Brace yourself for more laundry. And smellier clothes. Those darn hormones do their thang and kick up the unpleasant many notches up. The personal laundry needle moves from dislike to abhor.

If you want to be remembered as a “rockstar chaperone”, go ahead and knock yourself out with a bazillion after school activities. Also prepare to turn your car into a house and a McDonald’s into a dining room. Trust me, less is more.

Brace yourself for the vocabulary showing off phase. The spellings will remain dismal but catustropi, humeliating, sircastik, pursepective and such get used frequently and with much aplomb.

Hug them tighter, kiss them plenty. Even if they turn away disgustingly. The PDA’s take a whole new meaning for the mommy. One that makes her proud, happy, wistful and sad, all at the same time.

Conversations definitely improve in quantity and quality. You get ample opportunity to ramp up your listening, negotiating, conflict, questioning, probing, asserting and other such skills.  Most force you to reevaluate your credibility as a parent. Each reinforces the fact that learning is always a two-way street.

They may look annoyed with public display of affection but they still yelp like monkeys on crack when you volunteer at their school. They cling to you, show you off like a prized thoroughbred leaving you with an utmost sense of flattery and admiration.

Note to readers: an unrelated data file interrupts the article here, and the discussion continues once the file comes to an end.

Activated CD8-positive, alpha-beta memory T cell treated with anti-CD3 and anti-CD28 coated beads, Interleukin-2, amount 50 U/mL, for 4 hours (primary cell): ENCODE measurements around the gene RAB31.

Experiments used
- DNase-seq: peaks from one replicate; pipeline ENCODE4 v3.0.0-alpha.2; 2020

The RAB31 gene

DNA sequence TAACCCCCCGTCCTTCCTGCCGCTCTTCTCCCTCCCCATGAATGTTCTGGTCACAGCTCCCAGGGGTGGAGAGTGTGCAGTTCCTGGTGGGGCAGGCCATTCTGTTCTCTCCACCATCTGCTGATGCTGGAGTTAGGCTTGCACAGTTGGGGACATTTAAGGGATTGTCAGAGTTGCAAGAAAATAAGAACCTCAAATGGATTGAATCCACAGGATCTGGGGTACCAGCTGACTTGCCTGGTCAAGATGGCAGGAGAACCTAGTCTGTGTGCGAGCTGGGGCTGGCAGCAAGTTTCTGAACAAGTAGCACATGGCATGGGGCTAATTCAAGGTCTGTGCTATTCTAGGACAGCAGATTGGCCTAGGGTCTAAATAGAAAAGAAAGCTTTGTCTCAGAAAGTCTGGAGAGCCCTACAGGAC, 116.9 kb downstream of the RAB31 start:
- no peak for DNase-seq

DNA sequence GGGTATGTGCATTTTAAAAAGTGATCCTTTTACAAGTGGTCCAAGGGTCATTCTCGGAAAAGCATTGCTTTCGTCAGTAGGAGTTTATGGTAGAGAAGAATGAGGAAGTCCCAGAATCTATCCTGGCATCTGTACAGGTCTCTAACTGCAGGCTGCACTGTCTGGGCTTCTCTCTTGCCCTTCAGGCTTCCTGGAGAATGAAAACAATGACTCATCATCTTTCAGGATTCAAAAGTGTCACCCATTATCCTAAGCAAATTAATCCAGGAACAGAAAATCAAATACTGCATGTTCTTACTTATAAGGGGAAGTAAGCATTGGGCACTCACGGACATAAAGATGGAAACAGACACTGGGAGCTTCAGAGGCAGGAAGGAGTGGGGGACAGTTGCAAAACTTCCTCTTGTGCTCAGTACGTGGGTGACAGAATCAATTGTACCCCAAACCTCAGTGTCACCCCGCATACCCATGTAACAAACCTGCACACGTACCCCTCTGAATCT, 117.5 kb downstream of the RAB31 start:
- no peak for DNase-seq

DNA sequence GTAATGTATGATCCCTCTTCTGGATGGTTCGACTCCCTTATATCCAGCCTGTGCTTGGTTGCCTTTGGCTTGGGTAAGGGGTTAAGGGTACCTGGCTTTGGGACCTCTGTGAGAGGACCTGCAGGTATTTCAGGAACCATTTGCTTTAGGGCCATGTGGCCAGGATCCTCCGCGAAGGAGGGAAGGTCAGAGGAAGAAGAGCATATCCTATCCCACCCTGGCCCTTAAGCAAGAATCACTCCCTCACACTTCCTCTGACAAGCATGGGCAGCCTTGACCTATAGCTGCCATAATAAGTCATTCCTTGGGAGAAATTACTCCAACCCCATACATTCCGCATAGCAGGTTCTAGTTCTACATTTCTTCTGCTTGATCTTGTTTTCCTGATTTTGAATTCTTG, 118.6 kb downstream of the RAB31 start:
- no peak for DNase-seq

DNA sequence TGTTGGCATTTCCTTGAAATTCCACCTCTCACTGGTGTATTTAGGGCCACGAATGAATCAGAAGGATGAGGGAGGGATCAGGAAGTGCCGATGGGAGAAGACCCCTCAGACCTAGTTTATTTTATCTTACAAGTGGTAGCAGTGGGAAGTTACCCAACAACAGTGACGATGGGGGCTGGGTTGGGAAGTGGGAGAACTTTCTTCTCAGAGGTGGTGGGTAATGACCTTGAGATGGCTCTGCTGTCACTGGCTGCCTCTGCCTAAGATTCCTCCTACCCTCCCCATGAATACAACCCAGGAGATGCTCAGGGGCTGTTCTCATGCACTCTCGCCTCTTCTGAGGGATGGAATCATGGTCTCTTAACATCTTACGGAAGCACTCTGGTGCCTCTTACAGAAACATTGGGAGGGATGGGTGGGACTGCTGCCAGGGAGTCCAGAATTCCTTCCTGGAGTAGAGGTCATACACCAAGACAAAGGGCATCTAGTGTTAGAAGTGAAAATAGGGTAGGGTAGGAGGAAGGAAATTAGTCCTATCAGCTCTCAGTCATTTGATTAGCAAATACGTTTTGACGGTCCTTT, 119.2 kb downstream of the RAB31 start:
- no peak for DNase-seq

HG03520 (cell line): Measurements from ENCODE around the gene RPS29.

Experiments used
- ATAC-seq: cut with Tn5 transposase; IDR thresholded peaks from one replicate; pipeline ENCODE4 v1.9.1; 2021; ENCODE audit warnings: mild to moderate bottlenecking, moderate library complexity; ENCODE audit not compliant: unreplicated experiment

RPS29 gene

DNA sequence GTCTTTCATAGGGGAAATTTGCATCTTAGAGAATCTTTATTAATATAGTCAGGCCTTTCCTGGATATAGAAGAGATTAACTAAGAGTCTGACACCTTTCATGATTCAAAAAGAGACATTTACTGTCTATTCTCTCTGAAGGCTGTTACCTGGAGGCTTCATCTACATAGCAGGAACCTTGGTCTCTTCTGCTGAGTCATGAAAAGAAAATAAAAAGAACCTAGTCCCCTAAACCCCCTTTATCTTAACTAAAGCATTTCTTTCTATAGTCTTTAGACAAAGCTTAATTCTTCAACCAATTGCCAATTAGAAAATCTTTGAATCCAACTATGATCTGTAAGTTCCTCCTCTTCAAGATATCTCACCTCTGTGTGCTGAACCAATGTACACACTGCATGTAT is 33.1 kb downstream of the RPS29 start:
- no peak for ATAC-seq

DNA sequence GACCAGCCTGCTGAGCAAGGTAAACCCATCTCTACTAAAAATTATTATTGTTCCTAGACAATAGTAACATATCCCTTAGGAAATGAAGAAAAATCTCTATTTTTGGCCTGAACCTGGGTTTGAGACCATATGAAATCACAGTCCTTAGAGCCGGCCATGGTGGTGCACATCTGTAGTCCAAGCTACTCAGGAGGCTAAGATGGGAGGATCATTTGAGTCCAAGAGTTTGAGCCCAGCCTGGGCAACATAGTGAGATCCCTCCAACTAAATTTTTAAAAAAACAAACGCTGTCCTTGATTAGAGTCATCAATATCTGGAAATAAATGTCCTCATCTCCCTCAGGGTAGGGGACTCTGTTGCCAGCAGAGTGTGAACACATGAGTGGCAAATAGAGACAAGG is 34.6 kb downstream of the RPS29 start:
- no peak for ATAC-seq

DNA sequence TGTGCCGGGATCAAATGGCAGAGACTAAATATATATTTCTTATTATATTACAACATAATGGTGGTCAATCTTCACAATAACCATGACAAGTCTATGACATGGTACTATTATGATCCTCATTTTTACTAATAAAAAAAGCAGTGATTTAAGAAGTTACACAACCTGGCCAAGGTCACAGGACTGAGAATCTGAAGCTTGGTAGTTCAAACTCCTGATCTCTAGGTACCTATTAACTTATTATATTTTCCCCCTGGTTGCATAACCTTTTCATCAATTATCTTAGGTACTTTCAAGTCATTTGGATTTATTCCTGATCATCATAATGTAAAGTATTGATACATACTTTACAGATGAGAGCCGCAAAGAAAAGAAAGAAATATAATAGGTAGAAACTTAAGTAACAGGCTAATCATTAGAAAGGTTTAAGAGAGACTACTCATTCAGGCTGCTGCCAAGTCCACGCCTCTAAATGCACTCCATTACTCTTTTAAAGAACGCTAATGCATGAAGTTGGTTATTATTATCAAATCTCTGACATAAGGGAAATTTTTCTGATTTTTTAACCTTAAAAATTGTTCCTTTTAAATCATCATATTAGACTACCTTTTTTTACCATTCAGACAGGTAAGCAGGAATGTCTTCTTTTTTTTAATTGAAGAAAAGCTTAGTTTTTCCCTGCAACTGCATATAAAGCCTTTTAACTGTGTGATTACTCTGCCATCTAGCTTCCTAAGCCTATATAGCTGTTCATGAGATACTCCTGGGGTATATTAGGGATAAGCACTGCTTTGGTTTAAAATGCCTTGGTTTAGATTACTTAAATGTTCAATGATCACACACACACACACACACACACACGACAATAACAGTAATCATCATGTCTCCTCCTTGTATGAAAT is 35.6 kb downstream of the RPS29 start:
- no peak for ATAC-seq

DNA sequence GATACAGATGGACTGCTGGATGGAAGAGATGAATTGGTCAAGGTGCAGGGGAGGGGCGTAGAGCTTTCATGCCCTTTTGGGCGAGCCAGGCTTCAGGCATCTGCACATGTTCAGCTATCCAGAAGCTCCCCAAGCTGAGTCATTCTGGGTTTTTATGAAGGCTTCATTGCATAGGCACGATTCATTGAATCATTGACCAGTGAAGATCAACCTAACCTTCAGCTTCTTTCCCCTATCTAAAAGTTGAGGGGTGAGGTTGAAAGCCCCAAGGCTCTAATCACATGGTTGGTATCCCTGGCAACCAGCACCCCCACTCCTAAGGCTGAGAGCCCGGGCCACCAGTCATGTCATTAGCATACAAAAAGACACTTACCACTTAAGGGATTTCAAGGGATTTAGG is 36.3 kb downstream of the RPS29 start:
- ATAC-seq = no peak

The sibling bond gets tighter, stronger and fiercer with time. I dare you to say anything remotely harsh to one of them. The protective fangs come out in a jiffy to insulate against all things evil.

Mommy is the tech dinosaur. No matter how hard you try to keep up with the rapidly changing world of gadgetry, you are always two steps behind.

Mommy is everything. Nothing feels right or works without mommy.

They fight. They make up. They fight. They make up. They fight. They make up.

And oh, that game called Minecraft. Less said, the better.

“If momma ain’t happy, ain’t nobody happy.”

Tell us more about your childhood is a request that is on auto play. Stock pile your stories and be prepared to throw one at them at the most unexpected hour. Like “mamma, my poop is not coming out. Can you please tell me one of your childhood stories?”.

Apologize when you need to. It humanizes you. They quickly realize you are flawed and they accept you without judgment.

The beautiful thing about kids is they allow you to redeem yourself. To make amends, to better yourself. This is how magnanimous they are.

Moving the ‘I Cannot’ Needle

So I managed to not get lost in the second guessing soup.

Because I am now obsessed with the aliens who have landed on my chin.  They are happily building deep, painful craters that flare up every morning. They make me wish I was the evil queen with a magic mirror.

Acne, my resolute confidence smasher.